A basic set does not have any succession order. A sort order may be realised by combining a set with a binary search tree where the set internally links a given item with a tree node.

The difference between a sorted set and a binary search tree is the performance of item based operations. While the tree needs to find a related node within its structure, the sorted set uses an internal Dictionary to instantly access this node.

AS3Commons SortedSet implementation
AS3Commons SortedSet usage example

Performance

The performance test uses the AS3Commons SortedSet, Set, Treap and SortedList implementations. For item based operations the set is significantly faster than the treap. For all other operations, the sorted set requires about the addition of time of a basic set and a treap.

TestCase + ? - -A Z-
5000 Items
SortedSet 75 0 7 4 4
Set 1 1 2 - -
Treap 70 58 110 3 4
10000 Items
SortedSet 153 1 15 10 9
Set 3 1 4 - -
Treap 149 132 246 7 8
50000 Items
SortedSet 916 7 133 68 71
Set 15 7 33 - -
Treap 892 813 1635 38 38

Item based look-up operations (has, remove) are faster in a sorted set than in a sorted array. Removing of items from the sorted array has to take in account the time to shift the internal array indices. Here the sorted set has a far better average performance.

TestCase + ? - -A Z-
5000 Items
SortedSet 69 1 7 4 4
SortedArray 53 47 51 6 0
10000 Items
SortedSet 149 1 17 10 9
SortedArray 122 105 116 25 0
50000 Items
SortedSet 908 7 118 56 50
SortedArray 1015 628 1000 782 1

AS3Commons SortedSet tests source code
AS3Commons Set tests source code
AS3Commons Treap tests source code
AS3Commons SortedList tests source code

Summary

There is more than just arrays

Array and Dictionary are not the only possibilities to realise data containers in ActionScript. Choosing an alternative to Array and Dictionary is often valuable for the reasons of performance, functionality and reliability.

This article has shown several examples where the the built-in containers do not suffice and what implementations can better solve specific problems. An array wrapper might be used to control the array access and to add functionality, the linked list has a better performance of insertion and removal operations than an array, sorted list or binary search tree are very fast containers to maintain a persistent sort order, a custom map can fix an unsatisfying behaviour of the Dictionary and add introspection, the different set implementations provide fast access by instance, the ordered map saves the insertion order while elements containted by a sorted map are kept in a sort order.

Decide reasonable

All introduced collections have specific benefits and disadvantages. It depends on the special software problem what data container fits the best. Usually we need only a small and specific subset of the entire functionality of a data container. It is worthy to spend some time to analyse the problem and depending on that to choose an appropriate container. The following list suggest a few questions that may be asked.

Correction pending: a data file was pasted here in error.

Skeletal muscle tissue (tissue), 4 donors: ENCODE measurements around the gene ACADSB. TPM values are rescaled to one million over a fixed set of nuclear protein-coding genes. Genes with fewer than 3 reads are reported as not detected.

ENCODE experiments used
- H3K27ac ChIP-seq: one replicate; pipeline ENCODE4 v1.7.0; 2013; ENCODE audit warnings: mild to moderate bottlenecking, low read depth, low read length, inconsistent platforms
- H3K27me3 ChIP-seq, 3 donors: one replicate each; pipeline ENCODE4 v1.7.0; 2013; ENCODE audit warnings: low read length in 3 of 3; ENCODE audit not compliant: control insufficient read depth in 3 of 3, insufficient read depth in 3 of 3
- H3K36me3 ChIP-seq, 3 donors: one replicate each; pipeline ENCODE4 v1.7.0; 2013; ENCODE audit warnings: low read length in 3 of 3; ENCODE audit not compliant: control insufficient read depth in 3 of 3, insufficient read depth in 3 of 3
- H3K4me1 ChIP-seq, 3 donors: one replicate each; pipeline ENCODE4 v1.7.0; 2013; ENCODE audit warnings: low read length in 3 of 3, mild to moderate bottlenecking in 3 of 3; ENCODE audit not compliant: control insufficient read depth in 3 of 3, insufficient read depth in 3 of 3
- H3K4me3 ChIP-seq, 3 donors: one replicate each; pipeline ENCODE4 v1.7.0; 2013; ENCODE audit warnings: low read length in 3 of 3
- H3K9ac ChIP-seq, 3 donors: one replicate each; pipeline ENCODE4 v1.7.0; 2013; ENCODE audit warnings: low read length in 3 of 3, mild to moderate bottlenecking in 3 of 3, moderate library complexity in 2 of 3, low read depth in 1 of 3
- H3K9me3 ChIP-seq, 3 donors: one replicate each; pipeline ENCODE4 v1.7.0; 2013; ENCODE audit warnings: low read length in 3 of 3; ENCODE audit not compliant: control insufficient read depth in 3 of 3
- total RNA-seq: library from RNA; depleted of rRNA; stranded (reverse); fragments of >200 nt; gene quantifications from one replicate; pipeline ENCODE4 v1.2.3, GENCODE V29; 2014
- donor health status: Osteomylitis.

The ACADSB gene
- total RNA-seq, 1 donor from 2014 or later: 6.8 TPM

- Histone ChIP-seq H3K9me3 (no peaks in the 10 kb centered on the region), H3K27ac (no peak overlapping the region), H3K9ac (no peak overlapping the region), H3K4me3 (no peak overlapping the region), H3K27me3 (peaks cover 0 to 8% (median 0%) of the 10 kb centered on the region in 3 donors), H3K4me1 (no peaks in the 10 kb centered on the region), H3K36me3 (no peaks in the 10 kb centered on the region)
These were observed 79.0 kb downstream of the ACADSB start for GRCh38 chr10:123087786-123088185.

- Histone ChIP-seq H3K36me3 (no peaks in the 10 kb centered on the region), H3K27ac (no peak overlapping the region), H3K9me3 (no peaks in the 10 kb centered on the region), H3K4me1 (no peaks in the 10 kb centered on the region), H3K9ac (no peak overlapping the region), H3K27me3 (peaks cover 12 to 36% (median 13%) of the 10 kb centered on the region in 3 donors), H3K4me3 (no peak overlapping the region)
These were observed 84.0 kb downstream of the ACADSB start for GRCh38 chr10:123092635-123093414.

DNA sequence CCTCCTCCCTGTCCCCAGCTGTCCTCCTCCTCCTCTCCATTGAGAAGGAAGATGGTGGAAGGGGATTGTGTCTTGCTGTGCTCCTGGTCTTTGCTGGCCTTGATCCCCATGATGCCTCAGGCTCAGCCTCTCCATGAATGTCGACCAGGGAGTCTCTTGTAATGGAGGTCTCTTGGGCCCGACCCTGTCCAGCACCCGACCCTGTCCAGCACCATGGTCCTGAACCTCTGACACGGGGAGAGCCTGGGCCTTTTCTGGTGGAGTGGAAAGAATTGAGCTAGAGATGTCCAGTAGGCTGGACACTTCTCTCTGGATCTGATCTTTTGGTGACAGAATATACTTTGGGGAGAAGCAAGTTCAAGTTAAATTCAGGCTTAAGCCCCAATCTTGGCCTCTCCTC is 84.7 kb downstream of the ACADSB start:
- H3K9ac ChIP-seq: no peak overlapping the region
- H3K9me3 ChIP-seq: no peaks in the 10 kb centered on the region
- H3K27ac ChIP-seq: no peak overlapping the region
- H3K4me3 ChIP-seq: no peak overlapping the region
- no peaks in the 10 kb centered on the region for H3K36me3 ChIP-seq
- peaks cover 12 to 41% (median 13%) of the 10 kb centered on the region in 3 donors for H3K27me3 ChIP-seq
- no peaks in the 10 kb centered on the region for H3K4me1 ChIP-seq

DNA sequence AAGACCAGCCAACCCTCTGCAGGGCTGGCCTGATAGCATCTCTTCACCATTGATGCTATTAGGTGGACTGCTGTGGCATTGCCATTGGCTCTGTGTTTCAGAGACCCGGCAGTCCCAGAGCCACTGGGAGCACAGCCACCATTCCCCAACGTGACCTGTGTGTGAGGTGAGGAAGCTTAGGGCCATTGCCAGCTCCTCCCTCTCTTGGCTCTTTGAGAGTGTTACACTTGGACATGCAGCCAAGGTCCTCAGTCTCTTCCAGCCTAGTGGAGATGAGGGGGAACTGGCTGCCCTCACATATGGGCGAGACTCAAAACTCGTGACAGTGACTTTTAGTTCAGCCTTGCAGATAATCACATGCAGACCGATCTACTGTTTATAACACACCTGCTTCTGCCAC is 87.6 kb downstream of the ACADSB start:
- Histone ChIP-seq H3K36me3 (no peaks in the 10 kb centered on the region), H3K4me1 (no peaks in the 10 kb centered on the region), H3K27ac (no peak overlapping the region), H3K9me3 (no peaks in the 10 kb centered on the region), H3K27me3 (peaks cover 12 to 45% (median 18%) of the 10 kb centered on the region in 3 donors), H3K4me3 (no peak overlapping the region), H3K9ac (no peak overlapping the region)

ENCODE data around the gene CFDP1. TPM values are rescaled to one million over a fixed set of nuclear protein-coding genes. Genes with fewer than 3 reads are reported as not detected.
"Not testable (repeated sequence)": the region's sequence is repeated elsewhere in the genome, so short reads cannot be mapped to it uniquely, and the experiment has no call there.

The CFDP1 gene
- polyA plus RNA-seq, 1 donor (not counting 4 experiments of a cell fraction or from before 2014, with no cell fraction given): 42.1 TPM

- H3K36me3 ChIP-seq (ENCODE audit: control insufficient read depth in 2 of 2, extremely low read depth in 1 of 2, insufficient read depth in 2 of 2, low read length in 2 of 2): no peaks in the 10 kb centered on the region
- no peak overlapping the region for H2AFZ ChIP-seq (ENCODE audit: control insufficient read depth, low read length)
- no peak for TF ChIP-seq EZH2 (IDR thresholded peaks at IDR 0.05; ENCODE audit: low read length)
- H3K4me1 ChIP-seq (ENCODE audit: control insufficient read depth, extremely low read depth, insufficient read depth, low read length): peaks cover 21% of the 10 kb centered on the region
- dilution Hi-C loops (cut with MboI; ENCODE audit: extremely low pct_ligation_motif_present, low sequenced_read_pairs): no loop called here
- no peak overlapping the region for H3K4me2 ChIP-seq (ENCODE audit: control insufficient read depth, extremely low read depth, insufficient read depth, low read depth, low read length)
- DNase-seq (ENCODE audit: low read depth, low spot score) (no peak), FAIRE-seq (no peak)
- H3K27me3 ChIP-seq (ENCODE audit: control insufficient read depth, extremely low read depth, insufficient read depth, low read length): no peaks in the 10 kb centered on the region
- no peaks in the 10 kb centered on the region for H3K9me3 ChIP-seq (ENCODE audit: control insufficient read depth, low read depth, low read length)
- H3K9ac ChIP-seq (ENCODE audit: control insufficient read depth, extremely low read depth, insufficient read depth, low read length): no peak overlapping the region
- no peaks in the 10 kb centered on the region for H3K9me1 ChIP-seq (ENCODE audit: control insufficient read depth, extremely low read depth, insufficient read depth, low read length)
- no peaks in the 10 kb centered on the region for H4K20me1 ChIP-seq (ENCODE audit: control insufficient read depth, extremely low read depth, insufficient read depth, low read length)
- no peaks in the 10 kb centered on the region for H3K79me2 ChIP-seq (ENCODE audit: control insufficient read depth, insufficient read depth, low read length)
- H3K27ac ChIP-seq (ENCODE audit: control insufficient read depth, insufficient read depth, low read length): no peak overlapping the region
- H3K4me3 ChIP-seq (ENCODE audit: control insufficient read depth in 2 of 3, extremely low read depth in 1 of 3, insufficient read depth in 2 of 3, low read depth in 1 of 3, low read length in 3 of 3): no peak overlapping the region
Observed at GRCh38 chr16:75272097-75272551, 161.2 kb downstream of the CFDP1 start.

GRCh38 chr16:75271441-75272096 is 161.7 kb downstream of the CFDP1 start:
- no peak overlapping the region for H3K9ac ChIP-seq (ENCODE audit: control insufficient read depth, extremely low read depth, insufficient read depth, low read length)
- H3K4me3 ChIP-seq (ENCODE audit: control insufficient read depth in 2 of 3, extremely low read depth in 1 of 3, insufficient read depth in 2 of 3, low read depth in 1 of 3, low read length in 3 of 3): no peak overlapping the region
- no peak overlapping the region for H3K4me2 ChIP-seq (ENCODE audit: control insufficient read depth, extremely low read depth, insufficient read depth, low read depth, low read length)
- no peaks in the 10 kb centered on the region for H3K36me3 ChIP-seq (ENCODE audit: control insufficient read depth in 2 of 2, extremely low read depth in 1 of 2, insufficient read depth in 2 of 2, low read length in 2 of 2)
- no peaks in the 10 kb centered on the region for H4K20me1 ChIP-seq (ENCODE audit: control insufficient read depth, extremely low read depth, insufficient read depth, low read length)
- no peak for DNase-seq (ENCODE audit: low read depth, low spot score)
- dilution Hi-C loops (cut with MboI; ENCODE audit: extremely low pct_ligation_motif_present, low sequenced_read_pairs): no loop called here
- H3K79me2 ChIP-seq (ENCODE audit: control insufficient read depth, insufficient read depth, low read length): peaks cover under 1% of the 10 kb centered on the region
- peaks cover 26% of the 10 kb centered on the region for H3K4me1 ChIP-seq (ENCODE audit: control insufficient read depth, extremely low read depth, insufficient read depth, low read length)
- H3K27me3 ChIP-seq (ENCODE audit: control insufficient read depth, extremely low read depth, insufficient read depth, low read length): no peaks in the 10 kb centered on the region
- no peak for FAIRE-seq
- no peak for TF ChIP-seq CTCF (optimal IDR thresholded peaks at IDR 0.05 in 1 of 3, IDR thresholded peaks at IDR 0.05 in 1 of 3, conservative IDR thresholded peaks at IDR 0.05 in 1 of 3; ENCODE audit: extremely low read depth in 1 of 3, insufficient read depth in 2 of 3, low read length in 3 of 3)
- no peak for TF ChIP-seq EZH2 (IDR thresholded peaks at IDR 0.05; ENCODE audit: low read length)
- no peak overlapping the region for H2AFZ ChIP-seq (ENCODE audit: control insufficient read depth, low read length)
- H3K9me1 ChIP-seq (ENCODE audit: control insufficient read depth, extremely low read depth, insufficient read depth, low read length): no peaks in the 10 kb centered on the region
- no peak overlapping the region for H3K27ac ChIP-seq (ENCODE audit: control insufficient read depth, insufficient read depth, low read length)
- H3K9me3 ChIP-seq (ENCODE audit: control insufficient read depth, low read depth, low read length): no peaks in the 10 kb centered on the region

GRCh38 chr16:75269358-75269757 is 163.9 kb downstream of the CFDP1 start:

• Is any succession of elements required?
    • Could a sorted structure be more performant?
  • Is random access required (index, key, item by instance)?
    • Yes: What access type could be the best?
    • No: Are there lot of reads and writes in between a sequential container?
  • Are duplicates permitted?

AS3Commons collaboration project

While in other languages the use of collections is highly popular, it isn’t in ActionScript. The reason might be a missing standard library. However, the algorithms used to implement collections are general, and the different ActionScript solutions we can find in the web are pretty similiar. Leads to the question, why we still do not have a unified collections framework in ActionScript :-)

The AS3Commons project is a (yes, again another!) community approach to create a repository of reusable ActionScript components. I have contributed to the collections library there. If you have any feedback, you are welcome. Thank you.

AS3Commons collaboration project
AS3Commons Collections homepage



9 Comments

  1. AS3Commons Collections framework - Flashforum

    29. April 2010

    [...] [...]

  2. Source Codes

    29. April 2010

    This is a very interesting article with a lot of info to chew on.

    Great job

  3. Kevin

    19. Mai 2010

    This is totally what i want, Thanks a lot.

  4. Mehdi

    28. Juli 2010

    Nice article. I wish you included library-size as another parameter in your comparison (Obviously I mean the additional K.bytes any given library would add to the overall size of the resulting SWF/Fla).
    Thanks.

  5. EventListener Manager (ELM) 1.20 - Flashforum

    20. August 2010

    [...] [...]

  6. Shripad N. Joshi

    14. Oktober 2011

    hey, it’s quite useful to me.
    thanks a lot…

  7. Experimental Videogames » StringSet Class for Actionscript 3

    4. April 2012

    [...] implemented using Dictionary, which is pretty fast when asking for [...]

  8. Surendra Gurjar

    8. Oktober 2012

    Nice explanation……

  9. Array, Dictionary, Collections – Performance, Functionality, Reliability « while(thoughts){ "i am writing"}

    6. November 2012

    [...] Array, Dictionary, Collections – Performance, Functionality, Reliability Share this:EmailPrintTwitterDiggStumbleUponFacebookRedditLike this:LikeBe the first to like this. [...]